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Your Words: Weights or Wings?

By , SparkPeople Blogger
Do your words help or hinder you with your healthy lifestyle goals? 

I was pondering this recently when driving my teenage daughter and some of her friends around.  One of the girls started to get out the car and said, “Let me see if I can get my fat butt out of here.” I was momentarily speechless because this girl is thin and doesn’t need to lose a pound. I said to her, “you’re not overweight, don’t say that about yourself.” She continued to reply that oh yes she was.
It struck me at that moment that sometimes we are our own worst enemy and critic. We can either build ourselves up with encouragement and motivational thoughts, or tear ourselves apart for a perceived failure or mistake that limits our ability to move forward. If you took the challenge to write down your thoughts about yourself for a couple of days, what kind of story would it tell? Do you say things about yourself that you wouldn’t say out loud to a friend?
This thought was further solidified when I went to see Kung Fu Panda 2 with my daughter. She’s great for humoring me since she’s 15 and I still drag her to animated movies that I want to see. There turned out to be a good moral to the story in one part that I haven’t stopped thinking about.  Panda breaks into a jail to free two important comrades so they can all go fight the evil enemy. The two comrades refuse to come out of their cell due to fear. Panda proceeds to walk off and tell them that they can stay in their own cell of fear with their bars of hopelessness and he will go off and fight the battle for them. Although the odds are stacked against him, he has no doubt that he will succeed.
Wait…what? My own cell, when in reality I could be free? How many times do we close ourselves in thinking we can never win the battle of the bulge? Afraid to think that this time could be the time, when we truly learn to live a healthy lifestyle and find the healthy person inside? Talking down to and berating ourselves with words or thoughts that we would never speak to another person. 
Let’s work to stop that process! My challenge to you is to consider yourself worthy, capable, and to start the process of building hope and courage in your life to pursue your goals. Use your words to help heal, encourage, and motivate yourself.

Are your words helping or hindering you? What does this mean for your journey, and what do you need to do to be your own best cheerleader?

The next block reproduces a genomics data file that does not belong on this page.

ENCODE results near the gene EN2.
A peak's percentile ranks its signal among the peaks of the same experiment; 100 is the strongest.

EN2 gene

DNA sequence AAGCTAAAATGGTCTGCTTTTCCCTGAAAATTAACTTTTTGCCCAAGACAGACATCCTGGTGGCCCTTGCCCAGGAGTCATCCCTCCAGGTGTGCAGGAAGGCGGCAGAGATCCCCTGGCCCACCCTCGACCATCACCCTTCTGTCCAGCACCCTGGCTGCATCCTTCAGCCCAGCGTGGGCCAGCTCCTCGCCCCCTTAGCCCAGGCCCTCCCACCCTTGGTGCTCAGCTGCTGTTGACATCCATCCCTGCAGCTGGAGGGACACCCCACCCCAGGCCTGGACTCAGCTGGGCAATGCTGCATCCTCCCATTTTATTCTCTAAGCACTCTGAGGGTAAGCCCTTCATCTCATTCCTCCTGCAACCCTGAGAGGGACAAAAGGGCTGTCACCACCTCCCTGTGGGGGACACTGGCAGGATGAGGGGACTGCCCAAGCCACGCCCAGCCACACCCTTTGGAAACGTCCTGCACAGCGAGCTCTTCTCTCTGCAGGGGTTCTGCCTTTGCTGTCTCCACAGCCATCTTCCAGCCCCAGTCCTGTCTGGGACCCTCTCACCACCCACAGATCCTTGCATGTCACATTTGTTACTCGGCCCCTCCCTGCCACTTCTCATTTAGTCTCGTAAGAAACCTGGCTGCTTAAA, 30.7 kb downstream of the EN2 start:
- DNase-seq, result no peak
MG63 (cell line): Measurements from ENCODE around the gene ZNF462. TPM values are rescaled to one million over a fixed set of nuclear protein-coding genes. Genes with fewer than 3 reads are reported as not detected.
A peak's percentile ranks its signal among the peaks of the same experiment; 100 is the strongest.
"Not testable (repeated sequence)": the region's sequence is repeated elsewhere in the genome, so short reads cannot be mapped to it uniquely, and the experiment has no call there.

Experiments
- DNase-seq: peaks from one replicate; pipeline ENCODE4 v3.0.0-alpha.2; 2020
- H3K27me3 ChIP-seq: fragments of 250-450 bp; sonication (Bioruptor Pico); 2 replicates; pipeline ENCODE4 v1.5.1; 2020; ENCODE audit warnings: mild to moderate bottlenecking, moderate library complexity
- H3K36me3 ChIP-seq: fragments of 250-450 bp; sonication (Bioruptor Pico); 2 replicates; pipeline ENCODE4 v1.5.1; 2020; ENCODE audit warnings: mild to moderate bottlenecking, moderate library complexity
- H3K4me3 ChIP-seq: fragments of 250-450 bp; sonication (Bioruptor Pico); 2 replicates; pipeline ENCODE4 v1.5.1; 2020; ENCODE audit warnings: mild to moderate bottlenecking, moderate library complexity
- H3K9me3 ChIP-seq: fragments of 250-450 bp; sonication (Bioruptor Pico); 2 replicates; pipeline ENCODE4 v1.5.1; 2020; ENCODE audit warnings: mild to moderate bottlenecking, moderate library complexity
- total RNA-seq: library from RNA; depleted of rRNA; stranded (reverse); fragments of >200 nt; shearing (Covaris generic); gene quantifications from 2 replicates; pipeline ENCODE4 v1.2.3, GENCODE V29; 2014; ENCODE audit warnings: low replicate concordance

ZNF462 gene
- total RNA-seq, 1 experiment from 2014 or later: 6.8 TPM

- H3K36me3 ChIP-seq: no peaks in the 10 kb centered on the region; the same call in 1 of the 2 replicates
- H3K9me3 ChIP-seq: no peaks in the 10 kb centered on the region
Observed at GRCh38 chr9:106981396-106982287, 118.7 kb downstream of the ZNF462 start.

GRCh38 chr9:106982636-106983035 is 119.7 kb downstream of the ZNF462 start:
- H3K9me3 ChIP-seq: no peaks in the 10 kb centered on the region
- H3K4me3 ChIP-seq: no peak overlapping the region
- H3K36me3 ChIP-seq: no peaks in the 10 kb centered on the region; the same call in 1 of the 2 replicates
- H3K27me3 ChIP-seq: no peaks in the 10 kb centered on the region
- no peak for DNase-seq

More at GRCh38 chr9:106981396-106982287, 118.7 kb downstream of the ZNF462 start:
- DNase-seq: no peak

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thanks for the share Report
Great info! Report
Good info Report
thank you Report
Great job Report
Great reminder that we should be cheering ourselves on, and not tearing ourselves down with our words (or thoughts). Report
WOW a prison of our own fear, what a great visual. The only limits we have are the ones we place on ourselves. Fear of failure is a big one for me. Report
It is amazing how bad we are at being own worst enemy for negative thoughts. Report
Great words of wisdom - this is something I struggle with daily - this inspires me to use my words to build myself up instead of tearing myself down. Thanks!! Report
Great reminder & contribution. Fill you bucket and others every day so we can see ourselves in a positive light. Share the positives w/ someone today to be surrounded by other like minded. We are all special!!!! Have a great one!!! Report
I thoroughly enjoyed this blog and I've saved it to my desktop. I was reminded of two things. First how we must teach our children about positive self image. The second is my own wake-up call. Suddenly I became aware of the negative (many, I might add) that I feed myself negative messages. Thank you for this wise and powerful message.
Nancy Report
An excellent thought provoking blog. Many times I teach others to use positive self talk to encourage themselves. I don't always follow my own advice. Thanks for the reminder. Report
So true... Love the blog... I try to say something positive about myself everyday in front of my daughter because I don't want her to have a complex about her body... Report